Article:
James Webb telescope uncovers mysterious Milky Way 'twin' in the early universe

An artistic representation of the spiral barred galaxy ceers-2112, observed in the early universe. The Earth is reflected on an illusive bubble surrounding the galaxy, recalling the connection between the Milky Way and ceers-2112.
An artistic representation of the spiral barred galaxy ceers-2112, observed in the early universe. The Earth is reflected on an illusive bubble surrounding the galaxy, recalling the connection between the Milky Way and ceers-2112. (Image credit: Luca Costantin (CAB/CSIC-INTA))

Astronomers have discovered the most distant example of a galaxy in the universe that looks like our home galaxy, the Milky Way.

When the universe was just two billion years old, the newfound spiral galaxy, ceers-2112, appears to have featured a bar of stars and gas cutting across its heart, like a slash across a no-smoking sign. The Milky Way, also a spiral galaxy, sports a similar bar. Scientists suspect the Milky Way's bar rotates cylindrically, like a toilet roll holder does as you unravel toilet paper, funneling gas into the galaxy's center and sparking bursts of star formation.

Astronomers previously thought this galactic structure marks the end of a galaxy's formative years, so it was expected to be seen only in old galaxies that may have reached full maturity — perhaps those that existed halfway through the evolution of the universe. Indeed, the Hubble Space Telescope's past observations of galaxy morphologies have shown the early universe hosted very few barred galaxies.

However, the new findings, gleaned from data by the James Webb Space Telescope (JWST), conclude it may not be necessarily true that barred spirals must've roamed the universe for so long. The discovery of spiral galaxy ceers-2112 reveals galaxies that resemble our own already existed 11.7 billion years ago, "when the universe had just 15 percent of its life," Luca Costantin, an astrophysicist at the Centro de Astrobiología in Madrid and the lead author of the new study, told Space.com.

The JWST can collect six times more light than Hubble, allowing for more detailed features of faraway galaxies to come into view. Ceers-2112 is observed at a redshift of 3, when the universe was 2,100 million years old. Essentially, this means the light from the galaxy took 11.7 billion years to reach the JWST, Costantin said. This is a surprising find, as the galactic bars are seen in roughly two-thirds of all spiral galaxies, but bars are thought to have manifested about 4 billion years into the birth of the universe.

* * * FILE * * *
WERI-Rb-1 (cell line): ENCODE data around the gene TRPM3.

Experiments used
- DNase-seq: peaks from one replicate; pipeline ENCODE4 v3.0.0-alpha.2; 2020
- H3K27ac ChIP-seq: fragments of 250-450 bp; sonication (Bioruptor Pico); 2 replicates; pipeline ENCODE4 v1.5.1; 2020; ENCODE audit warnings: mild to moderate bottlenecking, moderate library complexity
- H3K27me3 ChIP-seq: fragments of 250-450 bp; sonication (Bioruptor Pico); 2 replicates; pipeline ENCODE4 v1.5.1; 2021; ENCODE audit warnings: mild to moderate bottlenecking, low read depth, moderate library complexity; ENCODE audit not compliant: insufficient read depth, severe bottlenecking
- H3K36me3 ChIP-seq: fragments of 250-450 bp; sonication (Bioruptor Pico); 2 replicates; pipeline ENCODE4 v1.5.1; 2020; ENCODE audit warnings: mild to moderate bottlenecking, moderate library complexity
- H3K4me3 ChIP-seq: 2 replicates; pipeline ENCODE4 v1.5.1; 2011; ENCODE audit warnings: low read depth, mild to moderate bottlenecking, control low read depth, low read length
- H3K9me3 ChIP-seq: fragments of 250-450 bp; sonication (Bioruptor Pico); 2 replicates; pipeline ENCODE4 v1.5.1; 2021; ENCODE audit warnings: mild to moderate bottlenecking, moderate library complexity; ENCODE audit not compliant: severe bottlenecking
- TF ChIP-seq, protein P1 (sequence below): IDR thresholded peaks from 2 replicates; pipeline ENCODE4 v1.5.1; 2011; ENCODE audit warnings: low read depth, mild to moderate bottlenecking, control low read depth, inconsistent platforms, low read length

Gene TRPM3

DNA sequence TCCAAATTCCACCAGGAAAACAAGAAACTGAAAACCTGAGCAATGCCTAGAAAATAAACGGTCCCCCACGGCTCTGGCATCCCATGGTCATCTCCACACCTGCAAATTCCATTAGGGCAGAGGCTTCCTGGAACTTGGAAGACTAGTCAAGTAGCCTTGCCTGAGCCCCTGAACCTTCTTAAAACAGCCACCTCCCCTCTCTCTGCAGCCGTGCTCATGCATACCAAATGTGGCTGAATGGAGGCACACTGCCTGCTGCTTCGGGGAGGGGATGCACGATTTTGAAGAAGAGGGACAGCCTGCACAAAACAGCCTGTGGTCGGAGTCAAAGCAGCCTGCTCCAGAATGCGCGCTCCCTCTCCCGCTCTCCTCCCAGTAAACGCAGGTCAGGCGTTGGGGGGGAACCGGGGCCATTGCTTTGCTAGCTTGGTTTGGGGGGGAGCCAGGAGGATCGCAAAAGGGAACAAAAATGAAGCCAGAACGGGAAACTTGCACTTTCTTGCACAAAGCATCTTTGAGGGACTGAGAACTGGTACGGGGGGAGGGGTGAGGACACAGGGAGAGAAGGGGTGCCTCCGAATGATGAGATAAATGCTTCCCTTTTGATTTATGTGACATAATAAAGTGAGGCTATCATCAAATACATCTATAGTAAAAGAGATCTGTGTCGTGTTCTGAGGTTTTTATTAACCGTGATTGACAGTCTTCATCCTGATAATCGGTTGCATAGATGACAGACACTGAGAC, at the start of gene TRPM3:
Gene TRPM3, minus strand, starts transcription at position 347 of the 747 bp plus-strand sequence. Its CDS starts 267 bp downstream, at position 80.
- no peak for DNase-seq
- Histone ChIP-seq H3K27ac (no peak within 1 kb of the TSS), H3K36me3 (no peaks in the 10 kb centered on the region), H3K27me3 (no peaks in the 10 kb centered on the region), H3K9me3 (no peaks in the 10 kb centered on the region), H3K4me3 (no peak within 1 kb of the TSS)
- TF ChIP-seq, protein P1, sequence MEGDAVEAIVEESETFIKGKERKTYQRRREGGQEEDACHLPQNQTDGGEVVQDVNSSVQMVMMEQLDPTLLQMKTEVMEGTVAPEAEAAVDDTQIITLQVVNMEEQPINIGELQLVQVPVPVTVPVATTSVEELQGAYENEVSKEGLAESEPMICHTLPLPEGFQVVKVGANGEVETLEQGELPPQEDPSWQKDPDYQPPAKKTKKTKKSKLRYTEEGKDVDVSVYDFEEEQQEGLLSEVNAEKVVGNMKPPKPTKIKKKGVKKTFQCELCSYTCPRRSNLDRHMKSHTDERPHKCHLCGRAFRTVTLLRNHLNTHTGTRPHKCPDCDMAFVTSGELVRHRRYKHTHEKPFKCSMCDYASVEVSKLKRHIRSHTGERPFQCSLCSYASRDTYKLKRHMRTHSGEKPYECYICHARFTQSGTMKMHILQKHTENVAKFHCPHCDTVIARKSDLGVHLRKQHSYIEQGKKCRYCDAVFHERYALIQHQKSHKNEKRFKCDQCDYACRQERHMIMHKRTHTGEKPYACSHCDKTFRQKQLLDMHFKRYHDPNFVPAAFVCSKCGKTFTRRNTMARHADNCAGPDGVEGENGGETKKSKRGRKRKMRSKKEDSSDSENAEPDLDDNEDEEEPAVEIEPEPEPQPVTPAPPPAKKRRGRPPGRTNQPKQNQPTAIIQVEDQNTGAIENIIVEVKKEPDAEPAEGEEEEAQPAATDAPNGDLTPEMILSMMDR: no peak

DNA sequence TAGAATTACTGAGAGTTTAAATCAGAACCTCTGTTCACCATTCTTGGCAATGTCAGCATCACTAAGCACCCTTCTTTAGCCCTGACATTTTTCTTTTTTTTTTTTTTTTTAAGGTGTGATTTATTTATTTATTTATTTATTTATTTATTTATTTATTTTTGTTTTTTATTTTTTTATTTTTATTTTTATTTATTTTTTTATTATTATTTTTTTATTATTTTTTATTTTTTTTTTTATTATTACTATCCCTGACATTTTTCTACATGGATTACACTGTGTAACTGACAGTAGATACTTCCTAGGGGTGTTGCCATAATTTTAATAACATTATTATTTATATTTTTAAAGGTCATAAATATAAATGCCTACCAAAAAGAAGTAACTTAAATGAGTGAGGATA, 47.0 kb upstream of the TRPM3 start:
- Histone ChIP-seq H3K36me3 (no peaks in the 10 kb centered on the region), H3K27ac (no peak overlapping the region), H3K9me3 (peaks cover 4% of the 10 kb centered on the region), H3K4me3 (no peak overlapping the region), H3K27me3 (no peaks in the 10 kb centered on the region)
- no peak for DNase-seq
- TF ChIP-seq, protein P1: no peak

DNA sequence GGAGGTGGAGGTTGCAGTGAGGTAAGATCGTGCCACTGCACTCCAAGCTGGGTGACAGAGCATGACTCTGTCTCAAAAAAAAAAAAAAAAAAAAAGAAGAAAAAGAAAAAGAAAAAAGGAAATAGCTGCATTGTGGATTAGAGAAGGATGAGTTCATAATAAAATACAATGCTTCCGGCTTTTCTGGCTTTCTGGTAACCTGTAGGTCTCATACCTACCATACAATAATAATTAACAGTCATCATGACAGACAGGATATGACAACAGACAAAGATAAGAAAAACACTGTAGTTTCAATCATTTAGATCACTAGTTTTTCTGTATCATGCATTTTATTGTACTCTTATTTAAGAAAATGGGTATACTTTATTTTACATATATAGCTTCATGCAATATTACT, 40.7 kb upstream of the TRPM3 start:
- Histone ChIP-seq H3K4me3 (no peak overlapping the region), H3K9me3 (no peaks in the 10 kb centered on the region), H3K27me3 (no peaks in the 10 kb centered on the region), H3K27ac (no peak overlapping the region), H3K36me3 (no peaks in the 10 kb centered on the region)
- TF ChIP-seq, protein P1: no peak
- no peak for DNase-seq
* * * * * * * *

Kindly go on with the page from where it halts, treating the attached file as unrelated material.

Studying detailed morphologies of faraway galaxies "is essential to understand their history, opening the door to new scenarios about galaxy formation and evolution," study co-author Cristina Cabello, who is a researcher at the Instituto de Física de Partículas y del Cosmos in Madrid, said in a statement.

The presence of the bar in ceers-2112, for instance, challenges current theoretical models that predict the early universe's physical conditions must have prevented the formation of barred galaxies in general, Costantin said.

"Theoretical predictions from cosmological simulations really struggle to reproduce such systems at those epochs," he told Space.com. "We now need to understand which key physical ingredient is missing in our models — if something is missing."

Further, studies like these are also shaping our understanding of the role dark matter played in the early universe.

Astronomers think 85 percent of all matter in the universe is dark matter, a mysterious substance elusive to telescopic observations because it doesn't interact with light at all. Dark matter is thought to have radically influenced galaxy evolution and star formation from as early as 380,000 years after the Big Bang. Findings from the new study, however, show galaxy evolution, at least in the case of ceers-2112, was dominated by ordinary matter and not dark matter when the universe was about two billion years old. The galaxy's morphology shows that the contribution of dark matter in the galactic bar of ceers-2112 is very low and is instead dominated by normal matter, the study finds.

"This discovery confirms that the evolution of this galaxy was dominated by baryons — the ordinary matter we are made of — and not by dark matter, despite its over-abundance, when the universe had only 15% of its actual age," said study co-author Jairo Abreu, who is a researcher at University of La Laguna.

"JWST, in just one year of observations, is revolutionizing our understanding of the early universe," said Costantin. "In the next 5 to 10 years, I personally plan to continue exploiting its extraordinary capabilities, investigating the detailed structure of the first galaxies assembled in the universe."

This research is described in a paper published Wednesday (Nov. 8) in the journal Nature.

Originally posted on Space.com.

Sharmila Kuthunur
Live Science contributor

Sharmila Kuthunur is a Seattle-based science journalist covering astronomy, astrophysics and space exploration. Follow her on X @skuthunur